When Apple (Nasdaq: AAPL) entered the mobile phone market, it had no presence and yet followed through to change the game for the electronics segment. With the iPad
and iPhone, Apple has changed the way we think about our web surfing, opening up computing to a slew of new hardware possibilities. The company did the same thing for mobile music, and I propose, it is capable of changing the game yet again, this time for television. The Apple television solution, however it may develop, should be the driver for the next leg of mind-blowing growth for this innovator of our age. At the same time, I believe that how Apple proceeds could determine whether its age of innovation has peaked, or whether it goes on.
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In television, Apple will find no lack of competition. The deeply embedded list of experienced players includes iconic electronics producers and some companies that Apple is already butting heads with. The leading large-screen brands globally in terms of market share based on Q1 2012 revenues are Samsung (KSE: 005930.KS), LG (KSE: 003550.KS), Sony (NYSE: SNE), Sharp (OTC: SHCAY.PK) and Panasonic (NYSE: PC).
So Apple finds its arch-nemesis, Samsung (OTC: SSNLF.PK), which it recently battled in patent court, atop the list in television sets. Samsung is not sitting idle either, having already introduced a Smart-TV
of its own, striking before Apple could introduce a model. Samsung has built on what it has learned works in its experience competing with Apple in mobile phones. Yet, I still believe Apple can become the leading player in televisions. Why?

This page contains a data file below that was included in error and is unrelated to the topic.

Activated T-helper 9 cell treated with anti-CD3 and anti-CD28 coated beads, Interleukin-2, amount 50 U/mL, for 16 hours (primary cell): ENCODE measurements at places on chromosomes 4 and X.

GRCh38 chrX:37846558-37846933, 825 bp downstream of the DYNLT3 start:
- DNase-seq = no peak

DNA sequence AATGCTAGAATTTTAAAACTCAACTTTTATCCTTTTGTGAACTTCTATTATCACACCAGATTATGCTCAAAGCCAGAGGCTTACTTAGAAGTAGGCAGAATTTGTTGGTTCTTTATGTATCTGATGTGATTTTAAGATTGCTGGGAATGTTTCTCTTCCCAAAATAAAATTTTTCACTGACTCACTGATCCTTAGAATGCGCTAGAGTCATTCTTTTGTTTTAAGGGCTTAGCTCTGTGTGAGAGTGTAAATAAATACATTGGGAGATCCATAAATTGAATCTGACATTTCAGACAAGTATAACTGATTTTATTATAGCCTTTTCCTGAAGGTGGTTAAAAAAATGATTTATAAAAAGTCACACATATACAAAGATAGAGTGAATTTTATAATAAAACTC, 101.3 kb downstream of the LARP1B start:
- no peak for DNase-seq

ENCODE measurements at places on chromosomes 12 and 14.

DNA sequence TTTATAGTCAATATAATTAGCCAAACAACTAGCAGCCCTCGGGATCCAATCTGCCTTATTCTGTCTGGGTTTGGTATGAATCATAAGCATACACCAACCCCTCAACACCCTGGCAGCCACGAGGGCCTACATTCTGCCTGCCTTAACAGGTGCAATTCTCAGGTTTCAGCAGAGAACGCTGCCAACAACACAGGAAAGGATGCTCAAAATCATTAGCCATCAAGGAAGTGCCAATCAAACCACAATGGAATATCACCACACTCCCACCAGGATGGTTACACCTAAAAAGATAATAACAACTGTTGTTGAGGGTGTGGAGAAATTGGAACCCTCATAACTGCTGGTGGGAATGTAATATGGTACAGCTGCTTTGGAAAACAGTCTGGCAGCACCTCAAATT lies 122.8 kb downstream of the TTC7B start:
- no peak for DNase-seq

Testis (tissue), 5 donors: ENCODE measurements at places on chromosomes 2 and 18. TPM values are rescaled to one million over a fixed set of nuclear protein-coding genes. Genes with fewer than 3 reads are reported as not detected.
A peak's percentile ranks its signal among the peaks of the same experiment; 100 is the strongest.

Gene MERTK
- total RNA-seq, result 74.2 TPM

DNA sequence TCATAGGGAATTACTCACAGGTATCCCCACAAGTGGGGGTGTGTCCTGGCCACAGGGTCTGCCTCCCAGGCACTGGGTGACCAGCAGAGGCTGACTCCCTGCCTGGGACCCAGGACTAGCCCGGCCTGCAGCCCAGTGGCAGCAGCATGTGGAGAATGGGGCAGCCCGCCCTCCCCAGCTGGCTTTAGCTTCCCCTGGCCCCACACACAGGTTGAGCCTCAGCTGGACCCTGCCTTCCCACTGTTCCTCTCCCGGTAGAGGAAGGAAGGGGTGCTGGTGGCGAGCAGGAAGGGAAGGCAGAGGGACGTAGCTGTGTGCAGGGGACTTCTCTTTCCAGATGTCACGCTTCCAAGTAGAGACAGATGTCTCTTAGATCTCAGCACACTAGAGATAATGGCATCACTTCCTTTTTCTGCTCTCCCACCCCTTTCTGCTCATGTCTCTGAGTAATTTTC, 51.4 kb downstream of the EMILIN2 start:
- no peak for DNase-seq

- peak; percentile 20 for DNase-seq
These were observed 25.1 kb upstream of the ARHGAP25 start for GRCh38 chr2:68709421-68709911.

It is not as if innovation was not already present in the mobile phone industry when Apple entered it, and yet Steve Jobs’ vision was still able to revolutionize it. Motorola (later Motorola Mobility), which was acquired by Google (Nasdaq: GOOG) not too long ago, was flattening the phone and Nokia (NYSE: NOK) and everybody else were shrinking it and adding features, including cameras. Yet, Apple came in with an exciting new idea, a fresh look and two brands people respected, Apple and Steve Jobs, and it earned the demand of the market. Its latest mobile conquest has been in a last bastion of mobile dominated by one of its rivals. Research in Motion (Nasdaq: RIMM) had dominated the business market, and yet today it is struggling to keep from following the fate of Palm, which was acquired by Hewlett-Packard (NYSE: HPQ) before it could fail. However staggered, the competition is arguably catching up in mobile phones now, and Apple will need a new front to keep its stunning growth going.
Presumably, Apple will do a little of the same innovating in its television development. Though without Jobs at the helm, one must question whether it will be as clairvoyant in its vision. Even with Jobs, Apple may have been over-thinking television. Certainly Apple could have had a smart television on the market long ago, but the company wants to provide more than what other smart TVs are offering today. Jobs’ vision was that the Apple television should offer both new content and new access to existing content for it to be disruptive enough to change the game. However, the company has run into roadblocks in its discussions with content and cable providers like Time Warner Cable (NYSE: TWC) and Comcast (Nasdaq: CMSCA), which have been skeptical and cautious about letting Apple into their realm. It’s understandable, considering Apple’s impact upon some of the players in other fields. The trick is in getting the cable providers to see themselves like the communications companies in mobile, the AT&T’s (NYSE: T), Sprint Nextel’s (NYSE: S) and Verizon’s (NYSE: VZ) of the world, and not like the decimated mobile phone makers.